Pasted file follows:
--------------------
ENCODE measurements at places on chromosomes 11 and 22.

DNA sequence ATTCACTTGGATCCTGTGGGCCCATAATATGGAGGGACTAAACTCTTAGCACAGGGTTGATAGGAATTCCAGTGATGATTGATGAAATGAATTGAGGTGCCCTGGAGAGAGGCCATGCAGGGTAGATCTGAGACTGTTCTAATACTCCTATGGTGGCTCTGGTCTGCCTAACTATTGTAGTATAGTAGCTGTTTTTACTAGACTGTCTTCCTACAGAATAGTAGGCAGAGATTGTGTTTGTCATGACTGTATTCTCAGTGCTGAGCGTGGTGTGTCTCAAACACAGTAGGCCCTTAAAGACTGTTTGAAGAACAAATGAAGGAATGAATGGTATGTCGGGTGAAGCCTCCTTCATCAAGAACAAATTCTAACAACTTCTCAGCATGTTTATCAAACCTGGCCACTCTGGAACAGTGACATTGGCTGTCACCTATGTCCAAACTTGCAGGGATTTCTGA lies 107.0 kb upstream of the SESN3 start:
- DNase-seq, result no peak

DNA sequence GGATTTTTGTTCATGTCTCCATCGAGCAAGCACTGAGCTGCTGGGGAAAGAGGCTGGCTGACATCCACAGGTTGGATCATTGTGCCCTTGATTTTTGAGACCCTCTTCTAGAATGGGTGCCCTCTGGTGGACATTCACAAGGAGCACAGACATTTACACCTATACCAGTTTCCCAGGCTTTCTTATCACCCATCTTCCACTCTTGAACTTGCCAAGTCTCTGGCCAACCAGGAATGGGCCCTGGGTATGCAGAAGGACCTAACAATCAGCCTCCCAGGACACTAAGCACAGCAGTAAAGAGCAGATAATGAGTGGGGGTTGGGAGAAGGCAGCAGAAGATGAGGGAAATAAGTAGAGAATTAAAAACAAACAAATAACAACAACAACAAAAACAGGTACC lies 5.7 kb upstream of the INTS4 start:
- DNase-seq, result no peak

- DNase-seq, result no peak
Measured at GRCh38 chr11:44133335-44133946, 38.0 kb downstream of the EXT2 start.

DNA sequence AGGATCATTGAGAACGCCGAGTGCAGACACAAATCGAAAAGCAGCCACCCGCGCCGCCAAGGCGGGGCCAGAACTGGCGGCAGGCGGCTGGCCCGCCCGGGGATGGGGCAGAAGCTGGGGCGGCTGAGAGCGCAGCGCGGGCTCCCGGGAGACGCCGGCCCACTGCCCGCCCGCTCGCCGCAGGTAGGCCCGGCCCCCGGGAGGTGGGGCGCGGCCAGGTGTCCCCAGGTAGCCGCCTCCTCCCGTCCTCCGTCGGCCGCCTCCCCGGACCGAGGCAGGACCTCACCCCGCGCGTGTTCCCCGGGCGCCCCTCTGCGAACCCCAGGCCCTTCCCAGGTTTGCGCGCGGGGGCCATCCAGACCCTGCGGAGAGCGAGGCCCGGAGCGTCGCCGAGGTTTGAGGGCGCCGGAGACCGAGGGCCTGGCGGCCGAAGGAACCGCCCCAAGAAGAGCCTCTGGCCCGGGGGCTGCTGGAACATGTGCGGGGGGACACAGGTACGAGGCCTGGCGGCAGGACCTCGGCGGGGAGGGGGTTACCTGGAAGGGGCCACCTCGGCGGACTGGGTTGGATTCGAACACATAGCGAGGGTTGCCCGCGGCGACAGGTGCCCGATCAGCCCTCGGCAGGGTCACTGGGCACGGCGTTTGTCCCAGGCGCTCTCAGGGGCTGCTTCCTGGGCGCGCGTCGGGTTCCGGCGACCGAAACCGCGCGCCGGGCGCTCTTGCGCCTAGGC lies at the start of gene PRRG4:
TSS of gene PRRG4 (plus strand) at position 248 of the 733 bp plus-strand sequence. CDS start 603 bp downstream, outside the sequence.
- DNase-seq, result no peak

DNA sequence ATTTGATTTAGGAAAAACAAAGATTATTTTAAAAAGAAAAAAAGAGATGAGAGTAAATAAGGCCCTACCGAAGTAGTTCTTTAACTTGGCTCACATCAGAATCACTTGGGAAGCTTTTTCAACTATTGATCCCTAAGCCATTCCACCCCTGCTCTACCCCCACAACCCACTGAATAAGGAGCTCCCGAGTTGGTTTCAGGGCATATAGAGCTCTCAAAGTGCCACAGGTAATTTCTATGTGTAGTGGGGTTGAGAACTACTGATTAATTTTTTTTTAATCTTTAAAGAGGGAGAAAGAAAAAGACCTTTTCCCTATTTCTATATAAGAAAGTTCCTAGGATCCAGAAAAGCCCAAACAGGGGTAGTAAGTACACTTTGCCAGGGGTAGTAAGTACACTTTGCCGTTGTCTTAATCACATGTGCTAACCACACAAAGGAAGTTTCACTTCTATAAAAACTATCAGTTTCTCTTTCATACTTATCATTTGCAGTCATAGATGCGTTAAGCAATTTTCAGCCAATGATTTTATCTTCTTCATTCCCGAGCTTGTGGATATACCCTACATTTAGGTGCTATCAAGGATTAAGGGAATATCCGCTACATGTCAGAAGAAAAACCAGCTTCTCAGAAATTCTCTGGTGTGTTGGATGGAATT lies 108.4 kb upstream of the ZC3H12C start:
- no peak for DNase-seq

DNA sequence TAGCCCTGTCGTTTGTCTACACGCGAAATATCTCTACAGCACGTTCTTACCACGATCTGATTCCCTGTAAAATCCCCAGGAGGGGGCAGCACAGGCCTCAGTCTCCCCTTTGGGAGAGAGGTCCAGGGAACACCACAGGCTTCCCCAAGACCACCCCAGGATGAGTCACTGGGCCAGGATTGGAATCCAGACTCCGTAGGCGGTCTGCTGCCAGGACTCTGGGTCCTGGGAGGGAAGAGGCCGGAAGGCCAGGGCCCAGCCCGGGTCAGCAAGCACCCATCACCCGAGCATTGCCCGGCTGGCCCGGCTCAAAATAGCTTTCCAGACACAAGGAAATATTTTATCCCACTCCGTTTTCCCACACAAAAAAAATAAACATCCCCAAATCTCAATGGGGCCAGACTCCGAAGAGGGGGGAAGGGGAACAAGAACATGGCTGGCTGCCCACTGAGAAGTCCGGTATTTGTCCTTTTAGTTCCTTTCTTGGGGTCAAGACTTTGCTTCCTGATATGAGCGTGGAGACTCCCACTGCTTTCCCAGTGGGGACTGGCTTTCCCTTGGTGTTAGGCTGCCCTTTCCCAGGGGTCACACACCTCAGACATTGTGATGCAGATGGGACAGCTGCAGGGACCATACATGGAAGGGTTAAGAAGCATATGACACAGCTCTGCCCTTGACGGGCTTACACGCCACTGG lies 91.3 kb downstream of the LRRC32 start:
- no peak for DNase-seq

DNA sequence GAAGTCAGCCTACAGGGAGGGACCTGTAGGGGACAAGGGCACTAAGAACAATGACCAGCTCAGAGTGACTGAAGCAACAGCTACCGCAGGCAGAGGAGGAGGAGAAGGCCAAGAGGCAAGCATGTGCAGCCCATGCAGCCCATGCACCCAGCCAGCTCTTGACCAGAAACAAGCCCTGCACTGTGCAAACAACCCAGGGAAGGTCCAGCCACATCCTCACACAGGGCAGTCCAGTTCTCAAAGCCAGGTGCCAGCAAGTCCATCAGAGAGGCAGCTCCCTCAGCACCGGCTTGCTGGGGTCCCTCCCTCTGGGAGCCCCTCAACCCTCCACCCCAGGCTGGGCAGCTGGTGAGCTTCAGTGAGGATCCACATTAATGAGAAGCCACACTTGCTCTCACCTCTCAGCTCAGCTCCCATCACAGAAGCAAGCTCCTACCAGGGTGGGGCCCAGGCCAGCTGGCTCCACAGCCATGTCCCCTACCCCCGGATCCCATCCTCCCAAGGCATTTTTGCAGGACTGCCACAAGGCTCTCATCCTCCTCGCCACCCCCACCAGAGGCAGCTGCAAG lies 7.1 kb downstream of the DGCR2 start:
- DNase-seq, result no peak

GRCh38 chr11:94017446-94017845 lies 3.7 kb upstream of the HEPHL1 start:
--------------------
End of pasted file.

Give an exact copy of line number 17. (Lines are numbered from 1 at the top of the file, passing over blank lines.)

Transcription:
GRCh38 chr11:94017446-94017845 lies 3.7 kb upstream of the HEPHL1 start: